Gidget, the woman behind the wave, surfs again

Inspiration: Kathy Kohner Zuckerman's Malibu diary led to movies, a TV series and a cultural shift.

October 28, 2001|By Beverly Beyette | Beverly Beyette,Special to the Sun

They called her Gidget -- as in girl midget. Like Barbie, the name found its way into our vocabulary. And, in 1959, "Gidget" the movie set off a tsunami of surf-themed films with wide beaches and thin plots.

Well, she's back. Berkley Books has reissued "Gidget" the novel, 44 years after it first inspired the movie. And, if you happened to have hit the beach at Malibu on a Monday, you might have run into Gidget herself sizing up the surf.

"For a long time I retreated and didn't talk about this," says the real Gidget, Kathy Kohner Zuckerman, an animated 60-year-old part-time restaurant hostess who grew up in Brentwood and now lives in Pacific Palisades, a beach community on the west side of Los Angeles with her husband of 36 years.

Maybe it had something to do with age. "At 60, I have a sense of nostalgia," she says. "I want to put my arms around everybody and say, 'From now on in, we have a lot less of our future and more of our past.' "

Although some purists feel that Gidgetmania was an unfortunate, and exploitative, episode in the history of surfing -- and one with continuing fallout -- most praise Gidget for her part in popularizing a cult sport and as a role model for women.

Zuckerman began thinking about a reissue of the book in 1999 whenWahine, a women's surfing magazine, did a cover story on her for the 40th anniversary of the release of the first film, which starred Sandra Dee and went on to launch two more feature films, three made-for-TV movies and a TV series starring Sally Field.

About then Zuckerman began rereading the girlish diaries she'd kept about daily life at Malibu -- "the Bu" -- during the summers of 1956 and 1957, with their notes about the people her father would later fictionalize in his book.

On a recent morning at home, she brought out those five well- thumbed volumes, the secret thoughts of a teen-age girl about puppy love, her fixation with being flat-chested and other weighty matters. In those days, she says, "Sex, scandal and drugs, there was none of that." Leafing through the pages, she laughs and says, "It was a lot about the boys."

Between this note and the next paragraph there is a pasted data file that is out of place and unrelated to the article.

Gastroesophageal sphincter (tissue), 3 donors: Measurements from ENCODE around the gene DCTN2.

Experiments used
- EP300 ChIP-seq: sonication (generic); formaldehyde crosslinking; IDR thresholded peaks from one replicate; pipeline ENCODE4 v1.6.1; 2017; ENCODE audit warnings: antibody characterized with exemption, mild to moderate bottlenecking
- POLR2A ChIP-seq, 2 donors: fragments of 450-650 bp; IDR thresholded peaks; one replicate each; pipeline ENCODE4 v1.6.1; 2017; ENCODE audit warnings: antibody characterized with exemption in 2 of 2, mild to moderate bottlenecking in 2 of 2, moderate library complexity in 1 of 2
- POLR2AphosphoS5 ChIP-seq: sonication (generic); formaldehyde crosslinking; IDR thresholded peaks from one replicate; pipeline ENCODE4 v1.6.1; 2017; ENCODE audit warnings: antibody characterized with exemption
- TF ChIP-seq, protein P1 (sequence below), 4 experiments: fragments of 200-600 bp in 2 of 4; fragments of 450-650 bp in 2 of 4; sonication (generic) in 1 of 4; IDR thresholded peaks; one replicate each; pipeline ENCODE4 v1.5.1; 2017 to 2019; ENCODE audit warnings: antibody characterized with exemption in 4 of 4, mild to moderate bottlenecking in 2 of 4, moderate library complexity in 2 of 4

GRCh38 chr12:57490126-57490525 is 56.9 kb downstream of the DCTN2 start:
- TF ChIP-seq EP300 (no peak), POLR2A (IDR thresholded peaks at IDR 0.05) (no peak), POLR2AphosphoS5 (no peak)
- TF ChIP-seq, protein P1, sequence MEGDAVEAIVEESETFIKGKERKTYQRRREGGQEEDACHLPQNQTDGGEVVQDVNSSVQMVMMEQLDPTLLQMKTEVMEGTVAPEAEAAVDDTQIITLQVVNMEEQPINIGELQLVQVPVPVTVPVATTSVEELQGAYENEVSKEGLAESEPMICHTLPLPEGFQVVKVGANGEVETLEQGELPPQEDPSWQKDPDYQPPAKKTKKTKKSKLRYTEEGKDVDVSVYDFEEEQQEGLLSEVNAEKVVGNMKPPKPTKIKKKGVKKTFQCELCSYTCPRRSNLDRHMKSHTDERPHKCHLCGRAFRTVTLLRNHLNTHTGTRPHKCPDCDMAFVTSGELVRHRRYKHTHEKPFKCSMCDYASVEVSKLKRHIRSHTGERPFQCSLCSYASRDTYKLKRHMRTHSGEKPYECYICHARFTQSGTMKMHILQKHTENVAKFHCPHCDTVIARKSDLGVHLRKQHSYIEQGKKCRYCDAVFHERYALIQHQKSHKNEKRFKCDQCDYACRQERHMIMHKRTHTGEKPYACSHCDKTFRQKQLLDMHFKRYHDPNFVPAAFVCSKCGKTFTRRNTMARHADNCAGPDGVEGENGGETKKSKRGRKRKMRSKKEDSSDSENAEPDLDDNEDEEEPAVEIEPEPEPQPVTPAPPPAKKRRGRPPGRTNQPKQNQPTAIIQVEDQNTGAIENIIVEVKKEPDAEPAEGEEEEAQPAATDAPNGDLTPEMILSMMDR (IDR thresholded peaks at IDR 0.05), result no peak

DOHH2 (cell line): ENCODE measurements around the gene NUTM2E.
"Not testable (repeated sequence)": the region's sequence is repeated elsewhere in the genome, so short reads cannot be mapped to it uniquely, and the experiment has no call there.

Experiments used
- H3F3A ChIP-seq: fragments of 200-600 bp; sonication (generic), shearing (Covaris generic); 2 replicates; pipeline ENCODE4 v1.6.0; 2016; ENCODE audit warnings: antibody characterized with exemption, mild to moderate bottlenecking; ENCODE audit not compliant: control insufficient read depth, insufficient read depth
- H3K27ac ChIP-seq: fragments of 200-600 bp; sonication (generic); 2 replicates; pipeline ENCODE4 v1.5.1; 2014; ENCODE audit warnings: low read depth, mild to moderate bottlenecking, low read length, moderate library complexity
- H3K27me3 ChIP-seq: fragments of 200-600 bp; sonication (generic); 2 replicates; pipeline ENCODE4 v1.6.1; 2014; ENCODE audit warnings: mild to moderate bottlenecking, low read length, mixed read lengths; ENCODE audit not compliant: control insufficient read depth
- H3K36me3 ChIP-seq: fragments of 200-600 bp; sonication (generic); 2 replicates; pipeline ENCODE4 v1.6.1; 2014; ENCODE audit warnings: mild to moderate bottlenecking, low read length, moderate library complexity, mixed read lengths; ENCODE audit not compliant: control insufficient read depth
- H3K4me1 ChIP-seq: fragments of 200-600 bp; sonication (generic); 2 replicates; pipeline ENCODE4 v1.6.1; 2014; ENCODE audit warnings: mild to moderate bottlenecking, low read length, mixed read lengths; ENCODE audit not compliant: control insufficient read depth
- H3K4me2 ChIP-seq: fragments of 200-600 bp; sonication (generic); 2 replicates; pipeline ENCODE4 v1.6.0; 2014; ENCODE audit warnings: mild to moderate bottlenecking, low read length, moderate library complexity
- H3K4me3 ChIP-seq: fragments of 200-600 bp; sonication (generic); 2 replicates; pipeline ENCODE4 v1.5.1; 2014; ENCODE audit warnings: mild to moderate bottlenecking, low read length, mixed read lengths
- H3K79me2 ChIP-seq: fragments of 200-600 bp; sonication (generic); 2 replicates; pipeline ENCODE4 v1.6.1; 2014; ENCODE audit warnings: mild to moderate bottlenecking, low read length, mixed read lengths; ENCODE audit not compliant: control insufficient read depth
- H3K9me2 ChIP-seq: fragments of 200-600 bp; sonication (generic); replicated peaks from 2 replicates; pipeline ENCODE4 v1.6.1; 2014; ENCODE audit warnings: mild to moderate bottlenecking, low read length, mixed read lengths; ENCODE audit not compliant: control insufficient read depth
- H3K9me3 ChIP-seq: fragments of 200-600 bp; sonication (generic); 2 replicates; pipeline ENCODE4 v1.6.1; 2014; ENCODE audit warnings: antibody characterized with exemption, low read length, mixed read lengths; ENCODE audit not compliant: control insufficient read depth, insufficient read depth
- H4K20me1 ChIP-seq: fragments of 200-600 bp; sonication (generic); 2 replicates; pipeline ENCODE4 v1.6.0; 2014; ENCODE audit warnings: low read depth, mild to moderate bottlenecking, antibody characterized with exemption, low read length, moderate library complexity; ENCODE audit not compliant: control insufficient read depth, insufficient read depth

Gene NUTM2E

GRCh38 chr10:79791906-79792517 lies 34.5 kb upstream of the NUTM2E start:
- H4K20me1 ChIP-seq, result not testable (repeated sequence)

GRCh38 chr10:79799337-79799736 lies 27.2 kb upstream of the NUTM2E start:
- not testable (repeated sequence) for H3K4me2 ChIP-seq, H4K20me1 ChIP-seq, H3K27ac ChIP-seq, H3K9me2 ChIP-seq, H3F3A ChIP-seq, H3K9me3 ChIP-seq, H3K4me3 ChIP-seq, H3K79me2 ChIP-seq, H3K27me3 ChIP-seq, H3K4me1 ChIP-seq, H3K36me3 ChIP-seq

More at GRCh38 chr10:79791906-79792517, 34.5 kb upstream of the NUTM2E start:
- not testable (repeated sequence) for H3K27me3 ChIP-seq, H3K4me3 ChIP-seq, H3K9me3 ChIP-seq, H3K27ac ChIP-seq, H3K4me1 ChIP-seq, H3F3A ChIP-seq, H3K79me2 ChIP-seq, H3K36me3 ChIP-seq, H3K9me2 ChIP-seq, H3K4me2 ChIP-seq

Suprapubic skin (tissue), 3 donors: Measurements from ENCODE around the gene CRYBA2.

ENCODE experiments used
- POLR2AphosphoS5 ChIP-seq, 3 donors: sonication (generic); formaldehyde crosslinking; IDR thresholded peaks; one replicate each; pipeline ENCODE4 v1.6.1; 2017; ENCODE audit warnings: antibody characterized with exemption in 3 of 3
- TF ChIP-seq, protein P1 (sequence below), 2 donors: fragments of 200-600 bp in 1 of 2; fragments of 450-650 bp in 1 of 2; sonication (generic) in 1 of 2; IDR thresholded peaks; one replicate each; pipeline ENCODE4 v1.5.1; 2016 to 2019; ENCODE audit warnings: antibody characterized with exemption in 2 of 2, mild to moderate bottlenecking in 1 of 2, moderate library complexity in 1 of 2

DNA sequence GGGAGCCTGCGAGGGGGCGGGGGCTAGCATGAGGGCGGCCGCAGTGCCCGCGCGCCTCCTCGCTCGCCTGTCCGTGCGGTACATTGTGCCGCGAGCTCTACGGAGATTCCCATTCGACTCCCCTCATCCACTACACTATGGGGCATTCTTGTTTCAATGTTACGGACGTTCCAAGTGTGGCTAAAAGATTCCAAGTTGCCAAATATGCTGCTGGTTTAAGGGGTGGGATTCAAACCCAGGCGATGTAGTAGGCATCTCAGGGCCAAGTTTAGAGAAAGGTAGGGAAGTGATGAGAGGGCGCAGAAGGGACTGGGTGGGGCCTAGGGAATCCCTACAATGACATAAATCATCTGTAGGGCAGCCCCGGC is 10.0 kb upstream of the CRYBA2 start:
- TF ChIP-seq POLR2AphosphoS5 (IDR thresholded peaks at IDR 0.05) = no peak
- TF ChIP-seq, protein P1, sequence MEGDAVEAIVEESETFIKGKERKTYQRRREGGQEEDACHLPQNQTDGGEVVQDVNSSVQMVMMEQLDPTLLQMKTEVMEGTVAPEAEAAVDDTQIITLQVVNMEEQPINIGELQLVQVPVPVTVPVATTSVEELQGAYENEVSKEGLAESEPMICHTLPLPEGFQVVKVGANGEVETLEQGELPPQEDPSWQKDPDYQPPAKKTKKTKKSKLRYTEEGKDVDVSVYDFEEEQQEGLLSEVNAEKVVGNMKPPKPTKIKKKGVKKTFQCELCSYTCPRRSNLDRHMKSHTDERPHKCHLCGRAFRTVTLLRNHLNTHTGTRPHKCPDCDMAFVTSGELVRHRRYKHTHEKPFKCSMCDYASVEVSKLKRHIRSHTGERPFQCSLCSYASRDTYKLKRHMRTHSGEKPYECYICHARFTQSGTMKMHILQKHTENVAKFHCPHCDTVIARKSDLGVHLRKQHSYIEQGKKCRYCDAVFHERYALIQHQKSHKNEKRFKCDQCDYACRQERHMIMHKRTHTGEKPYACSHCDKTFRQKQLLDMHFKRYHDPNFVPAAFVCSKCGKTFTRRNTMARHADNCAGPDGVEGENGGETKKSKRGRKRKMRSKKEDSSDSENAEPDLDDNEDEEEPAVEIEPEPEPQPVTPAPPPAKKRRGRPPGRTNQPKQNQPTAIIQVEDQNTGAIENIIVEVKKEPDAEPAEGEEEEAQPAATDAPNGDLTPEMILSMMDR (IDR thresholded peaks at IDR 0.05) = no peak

Those boys were the surfers she hung around with, including Bill Jensen, on whom she had a "terrible, terrible crush." In Gidget the book, Jensen is "Moondoggie," a role re-created in the movie by James Darren.

In real life, almost all of the surfers, a loose-knit group of about 20 guys, had nicknames. There were Bubblehead, the Hawk (known for his prowess at spotting babes), Meatloaf, Golden Boy, Beetle. Some of the old-time surfers say there was a Moondoggie; others think that was a derivation of a surfer called Boondoggie. In any event, it wasn't Jensen. The great Kahoona, as played in the film by Cliff Robertson, was based on Terry-Michael Tracy, called Tubesteak for the steakhouse he worked at, who did live in that shack on the beach.

Listening to his daughter's tales about the surfers, screenwriter Frederick Kohner decided there was a book. He jazzed up the story a bit by adding a wild beach party and a fire set off by wave-riding surfers holding torches. The fictional surfers were a composite of legends of the day such as Mickey "Da Cat" Dora, Matt Kivlin and Mickey "the Mongoose" Munoz.

Those were innocent days, those days of balsa-wood longboards. Jensen says: "There weren't any drugs around. We drank a lot of beer and wine. There were some real mavericks and characters, but nobody was doing anything that would put you in jail."

Through the years, he says, the surfers have embellished their stories, and some memories have become hazy. But he remembers clearly that, despite Kathy Kohner's crush on him, "we looked at her more like a little sister. She was about 15 and I was 20."

So much for the plot line of the movie, in which Gidget and Moondoggie are an item.

One of the surfers, Les Arndt, a 65-year-old retired airline executive living in Coronado, recalls Kathy as "a great, gutsy little girl who was a very good intermediate surfer. She was pretty much adopted by the guys. We had no idea until later that she was keeping a diary, but it was a very innocent sort of thing."

He says no one resented the attention that came her way, but "we thought the story was hokey" and the movie surfing scenes laughable. "They'd have four, five or six surfers on a wave. The idea was to be alone on the wave. And all this dancing and partying on the beach never happened."

Brian Gillogly, 51, of Los Angeles, who is making a documentary "about the real Gidget vs. the fictional Gidget," says Zuckerman was an accidental icon, good for the surfing industry but bad for Malibu because "it went from 50 people in the break on a good day to 200 people."

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